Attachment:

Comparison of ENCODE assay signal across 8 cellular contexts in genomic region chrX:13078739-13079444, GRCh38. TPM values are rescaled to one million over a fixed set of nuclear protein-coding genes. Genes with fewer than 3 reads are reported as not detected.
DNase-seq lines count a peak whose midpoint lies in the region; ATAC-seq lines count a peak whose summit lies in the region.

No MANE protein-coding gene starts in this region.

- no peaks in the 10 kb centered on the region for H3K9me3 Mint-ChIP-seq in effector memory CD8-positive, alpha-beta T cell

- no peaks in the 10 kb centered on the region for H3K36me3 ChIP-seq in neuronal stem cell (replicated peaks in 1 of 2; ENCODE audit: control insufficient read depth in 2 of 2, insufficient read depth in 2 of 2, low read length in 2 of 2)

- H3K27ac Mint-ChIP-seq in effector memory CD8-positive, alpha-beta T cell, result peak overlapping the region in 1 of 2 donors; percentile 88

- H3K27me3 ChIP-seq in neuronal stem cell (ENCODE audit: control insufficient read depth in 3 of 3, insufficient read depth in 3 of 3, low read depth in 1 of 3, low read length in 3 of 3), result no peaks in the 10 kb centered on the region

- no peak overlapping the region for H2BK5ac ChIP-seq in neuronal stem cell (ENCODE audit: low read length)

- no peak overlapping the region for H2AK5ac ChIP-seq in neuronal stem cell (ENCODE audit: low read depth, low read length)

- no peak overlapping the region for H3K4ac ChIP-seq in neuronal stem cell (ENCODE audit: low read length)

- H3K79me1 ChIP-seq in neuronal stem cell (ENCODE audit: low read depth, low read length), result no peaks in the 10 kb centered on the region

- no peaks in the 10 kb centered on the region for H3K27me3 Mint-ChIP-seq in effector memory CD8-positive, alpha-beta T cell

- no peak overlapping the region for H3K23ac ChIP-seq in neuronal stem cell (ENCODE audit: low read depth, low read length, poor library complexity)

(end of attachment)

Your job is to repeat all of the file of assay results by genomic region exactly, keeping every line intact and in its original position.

Comparison of ENCODE assay signal across 8 cellular contexts in genomic region chrX:13078739-13079444, GRCh38. TPM values are rescaled to one million over a fixed set of nuclear protein-coding genes. Genes with fewer than 3 reads are reported as not detected.
DNase-seq lines count a peak whose midpoint lies in the region; ATAC-seq lines count a peak whose summit lies in the region.

No MANE protein-coding gene starts in this region.

- no peaks in the 10 kb centered on the region for H3K9me3 Mint-ChIP-seq in effector memory CD8-positive, alpha-beta T cell

- no peaks in the 10 kb centered on the region for H3K36me3 ChIP-seq in neuronal stem cell (replicated peaks in 1 of 2; ENCODE audit: control insufficient read depth in 2 of 2, insufficient read depth in 2 of 2, low read length in 2 of 2)

- H3K27ac Mint-ChIP-seq in effector memory CD8-positive, alpha-beta T cell, result peak overlapping the region in 1 of 2 donors; percentile 88

- H3K27me3 ChIP-seq in neuronal stem cell (ENCODE audit: control insufficient read depth in 3 of 3, insufficient read depth in 3 of 3, low read depth in 1 of 3, low read length in 3 of 3), result no peaks in the 10 kb centered on the region

- no peak overlapping the region for H2BK5ac ChIP-seq in neuronal stem cell (ENCODE audit: low read length)

- no peak overlapping the region for H2AK5ac ChIP-seq in neuronal stem cell (ENCODE audit: low read depth, low read length)

- no peak overlapping the region for H3K4ac ChIP-seq in neuronal stem cell (ENCODE audit: low read length)

- H3K79me1 ChIP-seq in neuronal stem cell (ENCODE audit: low read depth, low read length), result no peaks in the 10 kb centered on the region

- no peaks in the 10 kb centered on the region for H3K27me3 Mint-ChIP-seq in effector memory CD8-positive, alpha-beta T cell

- no peak overlapping the region for H3K23ac ChIP-seq in neuronal stem cell (ENCODE audit: low read depth, low read length, poor library complexity)